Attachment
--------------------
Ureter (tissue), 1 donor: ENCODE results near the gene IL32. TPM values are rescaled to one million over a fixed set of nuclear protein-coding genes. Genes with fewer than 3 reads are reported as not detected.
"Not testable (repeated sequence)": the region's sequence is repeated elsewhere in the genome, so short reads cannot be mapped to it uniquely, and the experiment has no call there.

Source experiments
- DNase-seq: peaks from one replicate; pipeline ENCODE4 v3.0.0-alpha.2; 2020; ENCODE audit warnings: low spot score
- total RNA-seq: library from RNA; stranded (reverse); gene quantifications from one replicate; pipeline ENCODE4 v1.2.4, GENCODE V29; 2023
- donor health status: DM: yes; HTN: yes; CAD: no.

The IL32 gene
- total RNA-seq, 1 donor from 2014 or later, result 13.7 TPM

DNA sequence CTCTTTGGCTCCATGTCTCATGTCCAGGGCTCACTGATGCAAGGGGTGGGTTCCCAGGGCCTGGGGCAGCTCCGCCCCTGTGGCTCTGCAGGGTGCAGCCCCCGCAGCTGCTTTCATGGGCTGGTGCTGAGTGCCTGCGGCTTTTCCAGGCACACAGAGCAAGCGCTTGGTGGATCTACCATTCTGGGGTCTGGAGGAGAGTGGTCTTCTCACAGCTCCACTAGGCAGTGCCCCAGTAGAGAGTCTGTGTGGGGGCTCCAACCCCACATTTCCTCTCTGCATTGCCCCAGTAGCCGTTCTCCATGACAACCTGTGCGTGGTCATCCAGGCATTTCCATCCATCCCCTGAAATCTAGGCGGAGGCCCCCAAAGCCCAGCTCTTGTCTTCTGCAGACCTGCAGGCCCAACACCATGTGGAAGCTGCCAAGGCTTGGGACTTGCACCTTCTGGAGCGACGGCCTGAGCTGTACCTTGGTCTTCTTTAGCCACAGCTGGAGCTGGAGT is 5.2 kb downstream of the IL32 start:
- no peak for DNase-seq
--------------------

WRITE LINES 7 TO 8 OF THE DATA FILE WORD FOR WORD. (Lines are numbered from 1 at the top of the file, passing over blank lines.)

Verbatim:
The IL32 gene
- total RNA-seq, 1 donor from 2014 or later, result 13.7 TPM